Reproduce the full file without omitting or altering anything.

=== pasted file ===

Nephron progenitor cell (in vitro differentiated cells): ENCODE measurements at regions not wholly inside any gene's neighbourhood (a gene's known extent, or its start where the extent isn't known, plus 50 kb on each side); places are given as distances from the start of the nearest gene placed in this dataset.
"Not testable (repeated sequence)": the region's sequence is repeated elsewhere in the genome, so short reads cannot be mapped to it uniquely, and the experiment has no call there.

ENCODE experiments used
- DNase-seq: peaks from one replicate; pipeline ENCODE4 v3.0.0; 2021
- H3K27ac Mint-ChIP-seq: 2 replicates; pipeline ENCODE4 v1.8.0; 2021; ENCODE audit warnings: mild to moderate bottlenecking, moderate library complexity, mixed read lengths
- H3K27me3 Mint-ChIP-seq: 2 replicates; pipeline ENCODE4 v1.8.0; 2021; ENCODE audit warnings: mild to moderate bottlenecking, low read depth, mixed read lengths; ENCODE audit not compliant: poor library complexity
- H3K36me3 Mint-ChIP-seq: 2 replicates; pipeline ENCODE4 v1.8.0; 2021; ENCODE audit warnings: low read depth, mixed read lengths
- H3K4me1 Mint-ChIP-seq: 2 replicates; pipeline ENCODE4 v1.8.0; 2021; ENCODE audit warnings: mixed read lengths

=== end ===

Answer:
Nephron progenitor cell (in vitro differentiated cells): ENCODE measurements at regions not wholly inside any gene's neighbourhood (a gene's known extent, or its start where the extent isn't known, plus 50 kb on each side); places are given as distances from the start of the nearest gene placed in this dataset.
"Not testable (repeated sequence)": the region's sequence is repeated elsewhere in the genome, so short reads cannot be mapped to it uniquely, and the experiment has no call there.

ENCODE experiments used
- DNase-seq: peaks from one replicate; pipeline ENCODE4 v3.0.0; 2021
- H3K27ac Mint-ChIP-seq: 2 replicates; pipeline ENCODE4 v1.8.0; 2021; ENCODE audit warnings: mild to moderate bottlenecking, moderate library complexity, mixed read lengths
- H3K27me3 Mint-ChIP-seq: 2 replicates; pipeline ENCODE4 v1.8.0; 2021; ENCODE audit warnings: mild to moderate bottlenecking, low read depth, mixed read lengths; ENCODE audit not compliant: poor library complexity
- H3K36me3 Mint-ChIP-seq: 2 replicates; pipeline ENCODE4 v1.8.0; 2021; ENCODE audit warnings: low read depth, mixed read lengths
- H3K4me1 Mint-ChIP-seq: 2 replicates; pipeline ENCODE4 v1.8.0; 2021; ENCODE audit warnings: mixed read lengths